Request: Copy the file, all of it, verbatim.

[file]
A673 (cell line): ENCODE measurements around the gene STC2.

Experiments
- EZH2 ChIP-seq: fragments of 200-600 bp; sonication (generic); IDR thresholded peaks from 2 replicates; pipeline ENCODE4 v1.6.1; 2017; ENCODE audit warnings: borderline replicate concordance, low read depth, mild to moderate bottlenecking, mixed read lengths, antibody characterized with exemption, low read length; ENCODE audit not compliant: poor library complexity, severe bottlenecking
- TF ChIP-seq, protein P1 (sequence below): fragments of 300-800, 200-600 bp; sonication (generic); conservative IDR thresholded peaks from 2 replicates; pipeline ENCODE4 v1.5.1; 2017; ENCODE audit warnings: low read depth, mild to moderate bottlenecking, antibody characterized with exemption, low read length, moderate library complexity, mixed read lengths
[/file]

A673 (cell line): ENCODE measurements around the gene STC2.

Experiments
- EZH2 ChIP-seq: fragments of 200-600 bp; sonication (generic); IDR thresholded peaks from 2 replicates; pipeline ENCODE4 v1.6.1; 2017; ENCODE audit warnings: borderline replicate concordance, low read depth, mild to moderate bottlenecking, mixed read lengths, antibody characterized with exemption, low read length; ENCODE audit not compliant: poor library complexity, severe bottlenecking
- TF ChIP-seq, protein P1 (sequence below): fragments of 300-800, 200-600 bp; sonication (generic); conservative IDR thresholded peaks from 2 replicates; pipeline ENCODE4 v1.5.1; 2017; ENCODE audit warnings: low read depth, mild to moderate bottlenecking, antibody characterized with exemption, low read length, moderate library complexity, mixed read lengths